Darwinist hype and the culture war
In this bicentennial Year of Darwin, it’s hardly surprising that there was huge fanfare in May about a well-preserved fossil “missing link”. This fossil, nicknamed “Ida”, was “launched” at a conference by Michael Bloomberg, Mayor of New York. However, Ida was very much like lemurs living today, so is evidence of stasis (i.e. non-evolution) as well as rapid burial (just as expected from the Flood and its after-effects)—see our web article <creation.com/ida>.
But more revealing were critical comments from evolutionists themselves about the hype. In response, co-author Dr Jørn Hurum of Oslo told The New York Times, “Any pop band is doing the same. Any athlete is doing the same thing. We have to start thinking the same way in science.”1 So apparently scientists should be like publicity-seeking rock stars and sports celebrities, not objective truth-seekers.
Even more revealing was the reason for the criticism—not that such publicity seeking at the expense of truth was wrong, but:
“Frozen mammoths and giant marine reptiles are fascinating, but they do not strike at the heart of the evolution/creationism culture war in the way that a potential human ancestor does. This is why I wish more care had been taken in promoting Ida. … Likening Ida to the Holy Grail and the Lost Ark only compounds the problem; creationists will undoubtedly argue that these metaphors reveal that evolution is a religion with its own holy relics.”2
In other words, never mind that the hyping had gone way beyond the evidence. No, the real problem was that the hype was backfiring as an evolutionist strategy in the “culture war”. So this is not just about science. Rather, evolutionists might lose credibility, and so the public might not so readily believe their arguments, which are ultimately against the God of the Bible.
The Ida hype is hardly an isolated incident. Another evolutionist, Robert Matthews, criticized the “spin” by believers in chemical evolution (life from non-living chemicals):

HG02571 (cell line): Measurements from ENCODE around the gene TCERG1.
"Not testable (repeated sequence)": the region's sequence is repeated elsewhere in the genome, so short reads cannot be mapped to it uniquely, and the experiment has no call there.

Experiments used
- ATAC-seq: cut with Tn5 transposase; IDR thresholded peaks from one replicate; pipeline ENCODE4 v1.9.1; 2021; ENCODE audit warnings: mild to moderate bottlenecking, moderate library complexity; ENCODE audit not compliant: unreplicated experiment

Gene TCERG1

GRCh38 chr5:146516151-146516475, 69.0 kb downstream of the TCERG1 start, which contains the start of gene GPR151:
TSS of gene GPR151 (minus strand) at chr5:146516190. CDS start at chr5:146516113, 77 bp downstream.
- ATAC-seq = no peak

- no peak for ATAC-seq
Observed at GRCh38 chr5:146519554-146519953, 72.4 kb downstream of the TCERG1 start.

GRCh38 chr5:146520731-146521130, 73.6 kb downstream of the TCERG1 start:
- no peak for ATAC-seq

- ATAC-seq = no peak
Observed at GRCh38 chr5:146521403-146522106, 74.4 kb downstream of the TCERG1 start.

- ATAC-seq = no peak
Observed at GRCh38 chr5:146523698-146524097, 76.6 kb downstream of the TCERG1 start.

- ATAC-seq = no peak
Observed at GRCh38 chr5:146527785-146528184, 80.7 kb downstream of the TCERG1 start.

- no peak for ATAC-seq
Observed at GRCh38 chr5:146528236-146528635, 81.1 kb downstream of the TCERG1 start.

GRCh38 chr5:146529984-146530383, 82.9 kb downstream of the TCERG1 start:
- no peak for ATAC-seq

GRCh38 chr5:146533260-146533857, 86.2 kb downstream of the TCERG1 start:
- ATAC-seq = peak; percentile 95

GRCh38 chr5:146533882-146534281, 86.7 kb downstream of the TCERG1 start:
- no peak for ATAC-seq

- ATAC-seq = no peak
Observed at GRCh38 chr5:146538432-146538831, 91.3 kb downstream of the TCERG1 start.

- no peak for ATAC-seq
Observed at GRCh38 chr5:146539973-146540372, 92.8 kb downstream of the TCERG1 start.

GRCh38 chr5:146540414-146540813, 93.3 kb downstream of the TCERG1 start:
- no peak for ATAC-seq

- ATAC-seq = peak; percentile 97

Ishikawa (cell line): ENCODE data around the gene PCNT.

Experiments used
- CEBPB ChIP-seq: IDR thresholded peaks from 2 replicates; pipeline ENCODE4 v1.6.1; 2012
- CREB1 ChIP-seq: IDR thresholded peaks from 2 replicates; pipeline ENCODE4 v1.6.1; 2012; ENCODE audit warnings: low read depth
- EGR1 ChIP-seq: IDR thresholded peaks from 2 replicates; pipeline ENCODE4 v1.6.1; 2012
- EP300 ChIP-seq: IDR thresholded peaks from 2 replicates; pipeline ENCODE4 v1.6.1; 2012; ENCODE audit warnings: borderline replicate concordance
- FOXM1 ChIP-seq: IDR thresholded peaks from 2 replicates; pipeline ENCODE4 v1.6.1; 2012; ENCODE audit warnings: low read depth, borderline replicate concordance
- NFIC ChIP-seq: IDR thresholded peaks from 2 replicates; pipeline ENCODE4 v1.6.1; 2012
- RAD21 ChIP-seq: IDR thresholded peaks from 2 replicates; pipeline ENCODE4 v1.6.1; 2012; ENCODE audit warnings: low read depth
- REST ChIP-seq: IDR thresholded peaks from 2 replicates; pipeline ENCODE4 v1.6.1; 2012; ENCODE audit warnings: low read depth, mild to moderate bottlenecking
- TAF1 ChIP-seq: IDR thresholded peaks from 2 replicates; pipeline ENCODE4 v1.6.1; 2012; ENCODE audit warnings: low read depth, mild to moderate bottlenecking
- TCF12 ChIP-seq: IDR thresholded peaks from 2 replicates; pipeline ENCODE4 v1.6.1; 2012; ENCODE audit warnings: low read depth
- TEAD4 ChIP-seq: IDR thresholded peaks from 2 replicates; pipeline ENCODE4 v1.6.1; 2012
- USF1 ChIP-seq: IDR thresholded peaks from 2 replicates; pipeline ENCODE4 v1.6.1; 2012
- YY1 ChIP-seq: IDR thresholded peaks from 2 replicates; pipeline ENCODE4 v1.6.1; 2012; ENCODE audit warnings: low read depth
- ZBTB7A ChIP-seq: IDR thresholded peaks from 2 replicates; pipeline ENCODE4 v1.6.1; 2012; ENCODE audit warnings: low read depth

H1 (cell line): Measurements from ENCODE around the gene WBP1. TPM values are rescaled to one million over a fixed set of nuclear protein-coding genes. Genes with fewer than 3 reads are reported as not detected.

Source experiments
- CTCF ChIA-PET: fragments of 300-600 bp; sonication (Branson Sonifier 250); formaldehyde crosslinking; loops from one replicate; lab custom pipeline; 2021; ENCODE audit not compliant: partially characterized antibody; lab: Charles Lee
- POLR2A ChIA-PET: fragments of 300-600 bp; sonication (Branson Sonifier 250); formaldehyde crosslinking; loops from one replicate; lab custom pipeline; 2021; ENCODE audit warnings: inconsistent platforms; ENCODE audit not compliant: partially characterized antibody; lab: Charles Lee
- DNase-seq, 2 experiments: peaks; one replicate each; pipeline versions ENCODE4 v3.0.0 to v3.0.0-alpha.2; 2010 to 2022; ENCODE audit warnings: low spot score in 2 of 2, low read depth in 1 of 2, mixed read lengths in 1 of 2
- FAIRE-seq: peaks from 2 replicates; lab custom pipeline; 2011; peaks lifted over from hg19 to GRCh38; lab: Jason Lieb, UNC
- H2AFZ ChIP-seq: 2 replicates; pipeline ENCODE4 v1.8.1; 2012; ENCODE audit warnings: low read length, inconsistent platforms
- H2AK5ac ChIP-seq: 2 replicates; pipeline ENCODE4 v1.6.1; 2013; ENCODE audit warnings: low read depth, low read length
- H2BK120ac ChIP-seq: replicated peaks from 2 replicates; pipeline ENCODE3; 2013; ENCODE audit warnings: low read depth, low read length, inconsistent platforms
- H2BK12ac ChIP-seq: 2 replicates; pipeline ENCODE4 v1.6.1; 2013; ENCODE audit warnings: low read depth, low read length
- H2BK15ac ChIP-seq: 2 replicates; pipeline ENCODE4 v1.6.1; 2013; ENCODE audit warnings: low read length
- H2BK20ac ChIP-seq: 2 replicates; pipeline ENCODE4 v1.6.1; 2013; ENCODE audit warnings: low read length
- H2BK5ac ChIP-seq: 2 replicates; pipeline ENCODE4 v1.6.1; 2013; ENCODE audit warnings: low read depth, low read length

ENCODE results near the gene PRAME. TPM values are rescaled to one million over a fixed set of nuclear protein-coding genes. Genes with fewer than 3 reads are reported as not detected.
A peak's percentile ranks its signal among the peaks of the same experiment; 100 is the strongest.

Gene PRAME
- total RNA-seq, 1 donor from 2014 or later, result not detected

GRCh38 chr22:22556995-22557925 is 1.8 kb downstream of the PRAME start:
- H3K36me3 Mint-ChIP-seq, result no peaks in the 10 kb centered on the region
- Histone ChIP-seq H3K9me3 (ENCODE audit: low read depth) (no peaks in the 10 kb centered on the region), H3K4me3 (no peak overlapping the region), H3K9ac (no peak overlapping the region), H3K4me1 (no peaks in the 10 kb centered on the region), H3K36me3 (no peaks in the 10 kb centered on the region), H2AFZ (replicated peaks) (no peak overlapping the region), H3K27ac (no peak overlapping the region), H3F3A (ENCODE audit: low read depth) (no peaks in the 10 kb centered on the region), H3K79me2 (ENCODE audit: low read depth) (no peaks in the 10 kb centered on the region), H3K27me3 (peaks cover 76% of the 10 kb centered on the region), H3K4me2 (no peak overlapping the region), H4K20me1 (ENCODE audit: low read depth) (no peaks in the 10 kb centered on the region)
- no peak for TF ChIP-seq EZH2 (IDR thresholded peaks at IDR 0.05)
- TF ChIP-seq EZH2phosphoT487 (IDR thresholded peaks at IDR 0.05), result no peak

“The scientists themselves seem convinced that they have made a big breakthrough in solving the mystery of life’s origins. But coming to that conclusion from the discovery of a single amino acid is like believing that if you find a metal bolt, you’ve made a big breakthrough towards building yourself a Porsche.”3
Matthews strangely concludes:
“What’s truly amazing is that creationists aren’t giving scientists a harder time over all this … they could cause some real aggro by pointing out that science can’t explain how life exists in the first place. Come on guys, get stuck in.”3
Yet creation-believing scientists, whom Matthews implies don’t exist, have been doing just that for decades.4 This includes in Creation magazine—p. 21 explains how the world’s tiniest motor, ATP synthase, is essential for energy production in all living things. And on p. 48, we cite the famous philosopher Antony Flew, until recently known as a leading proponent of atheism, who abandoned this belief by considering the design of a cell.5
This magazine provides plenty of ammunition for the “culture war”, but for the opposite side to the mass media and educracy. E.g. in every issue we interview a highly qualified scientist who is a biblical creationist (p. 17). And we show how this war is foundational, not just a “side issue”. For example, p. 52 shows how Adolf Eichmann, a major architect of the Nazi Final Solution, detested the Bible and Christianity while embracing evolution.
“Soldiers of Christ Jesus” in this war (2 Timothy 2:3) already take this ammunition (Creation magazine) to over 100 countries. But many more soldiers are needed, to join their ranks. So please don’t keep it to yourself!
References and notes
- Cited in Britt, R., “Ida” fossil hype went too far, <LiveScience.com>, 20 May 2009; emphasis added. Return to text.
- Switek, B., The dangerous link between science and hype, Times (UK), 26 May 2009; emphasis added. Return to text.
- Matthews, R., Beware of over-hyped breakthroughs: The media can hardly be blamed if scientists give their findings more spin than Rafael Nadal, BBC Focus 200:98, March 2009. Return to text.
- See my book By Design, ch. 11, Origin of Life, 2008; and <creation.com/origin>. Return to text.
- Antony Flew with Roy Varghese, There is a God: How the World’s Most Notorious Atheist Changed His Mind, HarperOne, 2007; see review by Lita Cosner, Journal of Creation 22(3): 21–24, 2008. Return to text.